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Lady Blackjack Dealers

Discussion in 'Misc. Vegas Chat' started by gongoman, Nov 14, 2012.

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  1. gongoman

    gongoman MIA

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    Last edited: Nov 14, 2012
  2. dmr

    dmr Registered Abuser

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    I personally remember a female roulette dealer at the Union Plaza on my first trip, back in the mid 1970s. Not 100% sure of blackjack, tho.

    The first time I played blackjack, same trip, was at the Stardust and I remember the dealer was male.
     
  3. MikeOPensacola

    MikeOPensacola VIP Whale

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    LV owes a lot to Lefty and a lot of the other "outfit" guys. The town would not be what it is today without them.
     
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  4. Bazzito52

    Bazzito52 Low-Roller

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    Thanks for the interesting link, gongoman. I had no idea that Frank Rosenthal's recollections were available online. I'm definetly going to look into them.

    Still, I think "we owe it all to Lefty" is a bit of an overstatement.

    If you want a truly enjoyable read about some real colorful "old timers," check out the book I Want To Quit Winners by Harold Smith, Jr.

    He and his father Harold "Pappy" Smith founded Harold's Club in Reno in the 1930's. His recollections are fasciniting, especially about how he and Bill Harrah would occasionally cross the street and try to put each ther out of business by breaking their rival at the craps tables!

    Harold tells how he employed female dealers in Reno from his earliest days there. The liberal residency requirements for the granting of divorces in Nevada brought thousands of women to the Silver State and many of them needed jobs, so Harold always had ample female dealers and managers. And during WWII the draft had called away most of the men, so nearly all the dealers in Reno were women throughout the war years, a time when gambling really took off in northern Nevada. San Francisco was the departure point for most troops stationed in the Pacific, so gambing in Reno got a real boost and the "Harold's Club or Bust" signs became a worldwide phenomenon.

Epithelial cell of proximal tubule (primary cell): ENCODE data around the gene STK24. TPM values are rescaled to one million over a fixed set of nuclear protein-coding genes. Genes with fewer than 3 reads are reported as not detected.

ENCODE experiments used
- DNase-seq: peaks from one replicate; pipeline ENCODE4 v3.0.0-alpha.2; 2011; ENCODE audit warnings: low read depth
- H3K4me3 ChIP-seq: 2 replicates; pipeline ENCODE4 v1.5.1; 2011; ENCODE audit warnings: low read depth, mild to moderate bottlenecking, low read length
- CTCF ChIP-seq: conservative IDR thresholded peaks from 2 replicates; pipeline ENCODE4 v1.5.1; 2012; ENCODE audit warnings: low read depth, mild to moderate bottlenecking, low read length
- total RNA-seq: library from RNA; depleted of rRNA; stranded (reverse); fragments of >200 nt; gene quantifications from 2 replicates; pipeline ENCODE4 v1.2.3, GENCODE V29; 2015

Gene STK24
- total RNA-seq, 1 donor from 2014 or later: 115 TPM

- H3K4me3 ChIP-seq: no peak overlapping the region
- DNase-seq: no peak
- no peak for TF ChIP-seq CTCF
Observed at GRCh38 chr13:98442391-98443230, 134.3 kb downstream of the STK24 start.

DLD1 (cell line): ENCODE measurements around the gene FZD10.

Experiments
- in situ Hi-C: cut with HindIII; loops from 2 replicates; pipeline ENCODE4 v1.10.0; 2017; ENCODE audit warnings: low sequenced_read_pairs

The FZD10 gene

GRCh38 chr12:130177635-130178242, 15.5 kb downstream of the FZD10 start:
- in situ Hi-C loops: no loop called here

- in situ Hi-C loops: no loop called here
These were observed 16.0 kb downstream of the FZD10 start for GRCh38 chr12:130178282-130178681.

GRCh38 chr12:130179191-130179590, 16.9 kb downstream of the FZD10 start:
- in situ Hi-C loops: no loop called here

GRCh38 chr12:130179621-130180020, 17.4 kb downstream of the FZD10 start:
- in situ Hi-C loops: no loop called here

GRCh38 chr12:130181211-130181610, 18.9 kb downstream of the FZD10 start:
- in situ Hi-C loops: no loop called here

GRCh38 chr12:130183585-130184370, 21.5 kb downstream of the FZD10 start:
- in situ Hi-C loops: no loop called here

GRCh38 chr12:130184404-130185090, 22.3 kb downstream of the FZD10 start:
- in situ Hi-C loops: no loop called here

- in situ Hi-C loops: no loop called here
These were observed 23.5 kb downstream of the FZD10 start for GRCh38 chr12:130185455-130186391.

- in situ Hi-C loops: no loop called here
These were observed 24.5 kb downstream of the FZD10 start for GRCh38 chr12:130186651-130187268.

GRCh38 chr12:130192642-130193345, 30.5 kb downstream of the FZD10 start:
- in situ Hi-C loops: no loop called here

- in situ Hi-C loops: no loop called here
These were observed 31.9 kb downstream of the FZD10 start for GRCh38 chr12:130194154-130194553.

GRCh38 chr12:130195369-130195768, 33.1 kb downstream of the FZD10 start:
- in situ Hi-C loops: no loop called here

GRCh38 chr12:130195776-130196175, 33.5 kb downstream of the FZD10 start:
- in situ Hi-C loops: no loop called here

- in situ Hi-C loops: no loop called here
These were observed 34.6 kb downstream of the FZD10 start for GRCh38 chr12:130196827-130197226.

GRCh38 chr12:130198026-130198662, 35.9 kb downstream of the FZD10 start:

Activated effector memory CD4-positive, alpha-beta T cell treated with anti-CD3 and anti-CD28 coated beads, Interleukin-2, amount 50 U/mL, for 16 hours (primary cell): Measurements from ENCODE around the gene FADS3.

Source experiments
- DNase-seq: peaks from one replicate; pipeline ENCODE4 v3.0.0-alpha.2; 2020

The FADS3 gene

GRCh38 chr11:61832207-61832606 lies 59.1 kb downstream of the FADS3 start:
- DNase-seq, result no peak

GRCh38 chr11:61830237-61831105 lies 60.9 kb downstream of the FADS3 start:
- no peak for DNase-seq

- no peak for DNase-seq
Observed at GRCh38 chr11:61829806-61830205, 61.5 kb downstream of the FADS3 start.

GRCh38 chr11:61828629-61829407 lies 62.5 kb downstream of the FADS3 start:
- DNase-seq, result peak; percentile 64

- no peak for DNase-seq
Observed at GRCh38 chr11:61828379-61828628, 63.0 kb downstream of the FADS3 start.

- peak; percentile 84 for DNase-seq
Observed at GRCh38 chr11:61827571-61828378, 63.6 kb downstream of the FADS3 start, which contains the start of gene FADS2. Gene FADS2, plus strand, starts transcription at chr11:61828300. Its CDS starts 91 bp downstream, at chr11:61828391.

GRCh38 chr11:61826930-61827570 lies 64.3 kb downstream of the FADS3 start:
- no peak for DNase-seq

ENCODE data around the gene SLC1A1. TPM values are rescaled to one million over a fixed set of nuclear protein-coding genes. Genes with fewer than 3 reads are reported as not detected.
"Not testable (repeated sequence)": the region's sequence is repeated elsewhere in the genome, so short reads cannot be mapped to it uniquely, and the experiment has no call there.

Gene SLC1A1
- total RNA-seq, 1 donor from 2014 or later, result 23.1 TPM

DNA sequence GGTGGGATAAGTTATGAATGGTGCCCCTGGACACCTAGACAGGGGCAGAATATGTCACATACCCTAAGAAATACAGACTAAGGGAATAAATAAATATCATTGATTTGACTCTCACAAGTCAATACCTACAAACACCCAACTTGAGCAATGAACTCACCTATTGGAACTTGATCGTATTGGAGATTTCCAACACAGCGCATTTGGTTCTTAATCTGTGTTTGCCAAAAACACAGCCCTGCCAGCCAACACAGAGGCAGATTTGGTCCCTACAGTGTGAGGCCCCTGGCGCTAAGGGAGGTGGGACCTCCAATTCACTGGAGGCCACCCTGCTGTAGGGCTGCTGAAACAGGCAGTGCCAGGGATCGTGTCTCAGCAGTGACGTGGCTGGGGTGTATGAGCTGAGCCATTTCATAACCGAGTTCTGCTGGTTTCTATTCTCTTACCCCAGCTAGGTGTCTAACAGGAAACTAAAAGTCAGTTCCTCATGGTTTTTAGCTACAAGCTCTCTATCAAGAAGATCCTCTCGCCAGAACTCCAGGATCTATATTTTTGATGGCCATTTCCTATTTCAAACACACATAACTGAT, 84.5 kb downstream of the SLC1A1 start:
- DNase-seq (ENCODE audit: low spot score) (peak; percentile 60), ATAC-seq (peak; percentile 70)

Vegas was 40 years behind the curve when it comes to female staff when compared with the pioneers like Smith and Harrah, as colorful as Lefty Rosenthal may be.

    Anyway, anyone interested in the history of Nevada gambling owes it to himself to read I Want To Quit Winners. Probably an inter-library loan would be the most likely route to read this long out-of-print volume.
     
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  5. MikeOPensacola

    MikeOPensacola VIP Whale

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    True about the female dealers but there is no doubt that Lefty revolutionized the LV sports book scene.:peace:
     
    Annual Summer Bliss in the Land of Milk and Honey!!!
  6. Terry Benedict

    Terry Benedict VIP Whale

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    It seems to me that Lefty copied what downtown was already doing.

    I have "I Want To Quit Winners". My favorite story was how Harold and the other owners would get together and gamble in a street fashion of craps. They would set up a pillow at the end of the hall and throw dice into it. One guy would keep a notebook on the bets and everyone would settle up the next day.
     
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